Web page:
US Ambassador: We support fair elections in Egypt; have no preferred candidate
Scobey refused to announce the US position on the state of political upheaval in Egypt and also declined to comment on the demands of the potential presidential candidate Mohamed ElBaradei and former presidential candidate and leader of the al-Ghad Party Ayman Nour. She also did not comment on the possible presence of international monitors in the 2011 presidential election.
She denied the existence of an American agenda for the elections in Egypt in 2011, saying that the US does not support a particular candidate, “but merely to provide technical support to NGOs and help them to play a role in monitoring elections to be free, transparent and fair.”
She added that the US government “also provides support to assist the government in holding free and transparent elections.”
She also confirmed to reporters that the two-state solution and the establishment of a “just and comprehensive peace is the essential foundation of the policy of President Barack Obama with regard to the Palestinian cause and that this solution could end crises and problems in the Palestinian territories.”
The American administration, she continued, “calls on all parties to show self-restraint and condemn acts of provocation from both sides.” She also calls for the opening of the holy places in Palestine for members of all religions.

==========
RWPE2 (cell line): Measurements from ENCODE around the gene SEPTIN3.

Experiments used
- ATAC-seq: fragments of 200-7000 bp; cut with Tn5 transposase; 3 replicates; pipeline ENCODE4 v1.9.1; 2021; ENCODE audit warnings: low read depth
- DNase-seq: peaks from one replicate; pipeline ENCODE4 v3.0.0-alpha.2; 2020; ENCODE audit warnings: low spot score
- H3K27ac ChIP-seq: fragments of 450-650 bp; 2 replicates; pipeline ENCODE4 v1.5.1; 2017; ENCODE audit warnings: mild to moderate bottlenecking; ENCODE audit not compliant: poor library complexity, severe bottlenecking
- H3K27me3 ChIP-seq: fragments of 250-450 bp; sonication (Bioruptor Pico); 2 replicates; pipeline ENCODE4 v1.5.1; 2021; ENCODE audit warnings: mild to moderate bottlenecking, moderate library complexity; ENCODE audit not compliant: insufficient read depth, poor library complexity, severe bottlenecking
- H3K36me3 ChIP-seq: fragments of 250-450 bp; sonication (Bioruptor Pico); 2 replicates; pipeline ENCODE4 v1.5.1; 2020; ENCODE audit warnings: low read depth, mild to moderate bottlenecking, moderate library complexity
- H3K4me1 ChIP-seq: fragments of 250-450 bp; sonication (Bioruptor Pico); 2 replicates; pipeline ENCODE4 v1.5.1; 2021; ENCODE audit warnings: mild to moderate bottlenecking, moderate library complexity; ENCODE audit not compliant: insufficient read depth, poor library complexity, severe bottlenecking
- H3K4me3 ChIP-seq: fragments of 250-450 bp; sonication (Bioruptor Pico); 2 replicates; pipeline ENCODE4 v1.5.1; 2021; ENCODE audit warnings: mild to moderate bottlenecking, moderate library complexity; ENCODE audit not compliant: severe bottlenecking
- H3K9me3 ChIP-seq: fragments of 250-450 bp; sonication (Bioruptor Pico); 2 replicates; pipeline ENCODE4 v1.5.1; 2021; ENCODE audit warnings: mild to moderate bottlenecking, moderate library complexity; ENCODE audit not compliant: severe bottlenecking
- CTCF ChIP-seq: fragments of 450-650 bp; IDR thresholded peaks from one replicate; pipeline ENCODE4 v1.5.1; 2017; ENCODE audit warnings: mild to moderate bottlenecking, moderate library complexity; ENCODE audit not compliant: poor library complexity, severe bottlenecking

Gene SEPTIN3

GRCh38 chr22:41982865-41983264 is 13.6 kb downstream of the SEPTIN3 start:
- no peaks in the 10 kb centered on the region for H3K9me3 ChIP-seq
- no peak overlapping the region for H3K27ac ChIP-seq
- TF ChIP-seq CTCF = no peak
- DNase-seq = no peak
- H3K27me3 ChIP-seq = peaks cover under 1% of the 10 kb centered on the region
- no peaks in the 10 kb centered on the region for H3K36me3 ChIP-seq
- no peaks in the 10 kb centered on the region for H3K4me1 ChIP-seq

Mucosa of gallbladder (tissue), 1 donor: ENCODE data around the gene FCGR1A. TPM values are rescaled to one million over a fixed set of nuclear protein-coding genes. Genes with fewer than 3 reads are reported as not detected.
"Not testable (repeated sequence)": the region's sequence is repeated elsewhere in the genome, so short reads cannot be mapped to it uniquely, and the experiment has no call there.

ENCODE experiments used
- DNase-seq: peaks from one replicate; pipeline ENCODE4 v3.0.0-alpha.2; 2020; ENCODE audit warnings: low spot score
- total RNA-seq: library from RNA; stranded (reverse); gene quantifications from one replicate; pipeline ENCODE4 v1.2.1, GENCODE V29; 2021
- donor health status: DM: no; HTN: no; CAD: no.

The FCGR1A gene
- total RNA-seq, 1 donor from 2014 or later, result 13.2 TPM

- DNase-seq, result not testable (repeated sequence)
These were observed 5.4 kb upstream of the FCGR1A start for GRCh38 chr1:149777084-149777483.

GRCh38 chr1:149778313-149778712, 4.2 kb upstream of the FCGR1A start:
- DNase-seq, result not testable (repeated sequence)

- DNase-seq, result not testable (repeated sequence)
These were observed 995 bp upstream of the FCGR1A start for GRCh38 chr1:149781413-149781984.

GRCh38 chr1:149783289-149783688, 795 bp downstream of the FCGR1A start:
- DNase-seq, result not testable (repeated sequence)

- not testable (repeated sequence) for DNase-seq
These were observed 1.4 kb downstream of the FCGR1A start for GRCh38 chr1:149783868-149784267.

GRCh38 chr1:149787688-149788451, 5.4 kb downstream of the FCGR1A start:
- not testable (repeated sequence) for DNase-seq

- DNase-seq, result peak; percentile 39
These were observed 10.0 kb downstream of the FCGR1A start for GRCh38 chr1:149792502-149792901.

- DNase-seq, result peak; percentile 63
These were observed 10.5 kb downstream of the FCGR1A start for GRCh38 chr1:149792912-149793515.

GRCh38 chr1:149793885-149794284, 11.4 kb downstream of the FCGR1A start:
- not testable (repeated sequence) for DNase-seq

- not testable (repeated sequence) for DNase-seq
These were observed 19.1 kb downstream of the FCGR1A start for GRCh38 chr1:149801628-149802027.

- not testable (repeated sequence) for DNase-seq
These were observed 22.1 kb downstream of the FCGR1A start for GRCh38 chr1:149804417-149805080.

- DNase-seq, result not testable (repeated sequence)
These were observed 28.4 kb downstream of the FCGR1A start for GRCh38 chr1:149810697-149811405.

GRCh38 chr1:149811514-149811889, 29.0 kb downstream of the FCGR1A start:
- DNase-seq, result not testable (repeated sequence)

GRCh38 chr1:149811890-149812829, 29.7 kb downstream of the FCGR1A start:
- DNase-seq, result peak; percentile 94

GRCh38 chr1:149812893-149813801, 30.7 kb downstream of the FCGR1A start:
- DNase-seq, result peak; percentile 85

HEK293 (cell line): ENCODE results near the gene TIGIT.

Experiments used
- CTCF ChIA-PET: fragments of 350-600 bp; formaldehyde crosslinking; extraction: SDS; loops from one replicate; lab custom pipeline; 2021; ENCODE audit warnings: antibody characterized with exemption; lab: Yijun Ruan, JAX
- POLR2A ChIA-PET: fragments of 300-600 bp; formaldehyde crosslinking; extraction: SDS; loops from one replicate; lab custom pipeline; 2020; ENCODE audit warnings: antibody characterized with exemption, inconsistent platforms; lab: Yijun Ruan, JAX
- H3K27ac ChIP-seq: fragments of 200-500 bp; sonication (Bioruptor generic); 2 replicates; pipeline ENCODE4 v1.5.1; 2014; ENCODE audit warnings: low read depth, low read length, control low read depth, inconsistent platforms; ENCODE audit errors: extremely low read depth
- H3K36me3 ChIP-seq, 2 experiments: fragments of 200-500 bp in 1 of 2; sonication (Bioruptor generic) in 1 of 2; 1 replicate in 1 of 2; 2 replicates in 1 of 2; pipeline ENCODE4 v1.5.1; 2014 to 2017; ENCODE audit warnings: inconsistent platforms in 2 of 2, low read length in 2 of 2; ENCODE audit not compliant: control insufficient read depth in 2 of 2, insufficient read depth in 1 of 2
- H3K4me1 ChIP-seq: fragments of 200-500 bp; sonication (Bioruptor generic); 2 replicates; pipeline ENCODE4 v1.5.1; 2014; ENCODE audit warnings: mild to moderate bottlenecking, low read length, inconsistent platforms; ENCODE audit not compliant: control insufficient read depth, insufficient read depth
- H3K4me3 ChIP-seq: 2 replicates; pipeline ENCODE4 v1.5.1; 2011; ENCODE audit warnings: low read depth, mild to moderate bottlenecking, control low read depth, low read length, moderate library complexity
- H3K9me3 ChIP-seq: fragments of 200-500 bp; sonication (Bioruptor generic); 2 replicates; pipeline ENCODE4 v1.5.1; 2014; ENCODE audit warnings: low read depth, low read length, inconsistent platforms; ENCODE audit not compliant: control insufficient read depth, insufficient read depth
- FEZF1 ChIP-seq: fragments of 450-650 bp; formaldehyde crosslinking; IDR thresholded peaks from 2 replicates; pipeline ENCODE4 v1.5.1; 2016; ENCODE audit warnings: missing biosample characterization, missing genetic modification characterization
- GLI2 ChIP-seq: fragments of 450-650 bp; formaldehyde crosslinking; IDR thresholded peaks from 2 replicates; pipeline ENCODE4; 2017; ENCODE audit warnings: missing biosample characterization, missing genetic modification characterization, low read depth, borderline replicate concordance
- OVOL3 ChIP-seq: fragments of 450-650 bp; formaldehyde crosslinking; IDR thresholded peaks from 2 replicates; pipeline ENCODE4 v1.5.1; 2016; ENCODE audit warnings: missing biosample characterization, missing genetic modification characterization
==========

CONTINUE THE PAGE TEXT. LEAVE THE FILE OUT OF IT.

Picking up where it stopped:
Commenting on a question regarding the possibility of a trial for former President George W. Bush for war crimes in Iraq, Scobey confirmed that the current U.S. administration “does not look to the past policies of the Bush administration, but has renewed its participation in the human rights organization of the UN and America believes in human rights and the US adminstration`s policies are based on humanitarian standards.”
This came during a press conference held by the US Ambassador and Assiut Governor General Nabil Ezabi in the general Divan of the governorate on Thursday, after signing an agreement to finance the construction of 6 stations for drinking water and sanitation in six villages across the governorate with the contribution of 92 million Egyptian pounds by the US and 8 million pounds from the Egyptian government.
It is part of the government’s agreements with the United States Agency for International Development (USAID).
The project will be completed in September 2012, benefiting some 200,000 people.
Skobey said that “aid is by no means uniform” and pointed out that the existing investments in Assiut, including the industrial zones of which there were six districts, “they can pay the wheel of development in the province without the need for support.”
Scobey said that the US Administration has changed the course of economic assistance in human development.
The US is to “provide support for the Egyptian government plans to develop education” and “we talk with the government on development in Egypt,” she said.